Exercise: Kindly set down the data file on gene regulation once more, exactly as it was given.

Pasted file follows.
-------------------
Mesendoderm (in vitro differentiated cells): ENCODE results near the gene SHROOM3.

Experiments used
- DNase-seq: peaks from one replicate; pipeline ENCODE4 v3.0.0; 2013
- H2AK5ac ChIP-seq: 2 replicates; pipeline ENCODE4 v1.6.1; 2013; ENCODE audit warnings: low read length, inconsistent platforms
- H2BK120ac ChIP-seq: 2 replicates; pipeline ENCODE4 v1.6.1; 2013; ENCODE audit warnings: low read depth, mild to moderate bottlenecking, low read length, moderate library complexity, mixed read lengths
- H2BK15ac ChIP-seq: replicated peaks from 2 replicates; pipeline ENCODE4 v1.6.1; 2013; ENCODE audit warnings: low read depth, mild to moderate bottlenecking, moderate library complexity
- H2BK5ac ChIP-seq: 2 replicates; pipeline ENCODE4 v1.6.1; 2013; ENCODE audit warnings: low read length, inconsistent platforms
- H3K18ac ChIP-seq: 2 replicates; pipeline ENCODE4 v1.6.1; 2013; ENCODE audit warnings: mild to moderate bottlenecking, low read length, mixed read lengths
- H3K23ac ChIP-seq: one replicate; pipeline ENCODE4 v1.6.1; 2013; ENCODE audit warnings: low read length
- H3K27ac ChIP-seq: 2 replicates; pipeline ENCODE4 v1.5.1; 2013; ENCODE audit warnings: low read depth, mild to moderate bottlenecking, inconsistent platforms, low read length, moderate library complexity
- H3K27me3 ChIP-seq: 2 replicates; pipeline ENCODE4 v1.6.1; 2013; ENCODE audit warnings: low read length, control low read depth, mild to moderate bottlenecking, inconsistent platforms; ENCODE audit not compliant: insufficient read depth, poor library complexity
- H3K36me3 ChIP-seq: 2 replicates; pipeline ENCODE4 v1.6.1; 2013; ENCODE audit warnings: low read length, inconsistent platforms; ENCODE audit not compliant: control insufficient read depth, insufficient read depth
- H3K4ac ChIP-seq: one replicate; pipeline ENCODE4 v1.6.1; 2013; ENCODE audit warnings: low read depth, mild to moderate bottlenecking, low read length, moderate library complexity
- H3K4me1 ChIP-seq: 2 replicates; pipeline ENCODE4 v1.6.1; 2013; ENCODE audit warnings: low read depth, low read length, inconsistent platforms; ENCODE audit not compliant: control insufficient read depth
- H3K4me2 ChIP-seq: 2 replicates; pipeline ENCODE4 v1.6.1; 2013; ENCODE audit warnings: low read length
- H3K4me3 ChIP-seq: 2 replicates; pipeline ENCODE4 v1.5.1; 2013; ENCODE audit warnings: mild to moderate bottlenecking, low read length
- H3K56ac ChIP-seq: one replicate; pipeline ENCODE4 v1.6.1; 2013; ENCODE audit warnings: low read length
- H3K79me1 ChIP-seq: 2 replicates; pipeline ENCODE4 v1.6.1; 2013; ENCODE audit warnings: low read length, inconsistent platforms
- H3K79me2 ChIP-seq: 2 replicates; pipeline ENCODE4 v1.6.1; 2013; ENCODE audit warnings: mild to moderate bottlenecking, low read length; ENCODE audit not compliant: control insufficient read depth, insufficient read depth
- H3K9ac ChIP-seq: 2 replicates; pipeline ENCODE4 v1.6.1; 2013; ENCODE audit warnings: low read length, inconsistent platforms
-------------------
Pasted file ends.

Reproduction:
Mesendoderm (in vitro differentiated cells): ENCODE results near the gene SHROOM3.

Experiments used
- DNase-seq: peaks from one replicate; pipeline ENCODE4 v3.0.0; 2013
- H2AK5ac ChIP-seq: 2 replicates; pipeline ENCODE4 v1.6.1; 2013; ENCODE audit warnings: low read length, inconsistent platforms
- H2BK120ac ChIP-seq: 2 replicates; pipeline ENCODE4 v1.6.1; 2013; ENCODE audit warnings: low read depth, mild to moderate bottlenecking, low read length, moderate library complexity, mixed read lengths
- H2BK15ac ChIP-seq: replicated peaks from 2 replicates; pipeline ENCODE4 v1.6.1; 2013; ENCODE audit warnings: low read depth, mild to moderate bottlenecking, moderate library complexity
- H2BK5ac ChIP-seq: 2 replicates; pipeline ENCODE4 v1.6.1; 2013; ENCODE audit warnings: low read length, inconsistent platforms
- H3K18ac ChIP-seq: 2 replicates; pipeline ENCODE4 v1.6.1; 2013; ENCODE audit warnings: mild to moderate bottlenecking, low read length, mixed read lengths
- H3K23ac ChIP-seq: one replicate; pipeline ENCODE4 v1.6.1; 2013; ENCODE audit warnings: low read length
- H3K27ac ChIP-seq: 2 replicates; pipeline ENCODE4 v1.5.1; 2013; ENCODE audit warnings: low read depth, mild to moderate bottlenecking, inconsistent platforms, low read length, moderate library complexity
- H3K27me3 ChIP-seq: 2 replicates; pipeline ENCODE4 v1.6.1; 2013; ENCODE audit warnings: low read length, control low read depth, mild to moderate bottlenecking, inconsistent platforms; ENCODE audit not compliant: insufficient read depth, poor library complexity
- H3K36me3 ChIP-seq: 2 replicates; pipeline ENCODE4 v1.6.1; 2013; ENCODE audit warnings: low read length, inconsistent platforms; ENCODE audit not compliant: control insufficient read depth, insufficient read depth
- H3K4ac ChIP-seq: one replicate; pipeline ENCODE4 v1.6.1; 2013; ENCODE audit warnings: low read depth, mild to moderate bottlenecking, low read length, moderate library complexity
- H3K4me1 ChIP-seq: 2 replicates; pipeline ENCODE4 v1.6.1; 2013; ENCODE audit warnings: low read depth, low read length, inconsistent platforms; ENCODE audit not compliant: control insufficient read depth
- H3K4me2 ChIP-seq: 2 replicates; pipeline ENCODE4 v1.6.1; 2013; ENCODE audit warnings: low read length
- H3K4me3 ChIP-seq: 2 replicates; pipeline ENCODE4 v1.5.1; 2013; ENCODE audit warnings: mild to moderate bottlenecking, low read length
- H3K56ac ChIP-seq: one replicate; pipeline ENCODE4 v1.6.1; 2013; ENCODE audit warnings: low read length
- H3K79me1 ChIP-seq: 2 replicates; pipeline ENCODE4 v1.6.1; 2013; ENCODE audit warnings: low read length, inconsistent platforms
- H3K79me2 ChIP-seq: 2 replicates; pipeline ENCODE4 v1.6.1; 2013; ENCODE audit warnings: mild to moderate bottlenecking, low read length; ENCODE audit not compliant: control insufficient read depth, insufficient read depth
- H3K9ac ChIP-seq: 2 replicates; pipeline ENCODE4 v1.6.1; 2013; ENCODE audit warnings: low read length, inconsistent platforms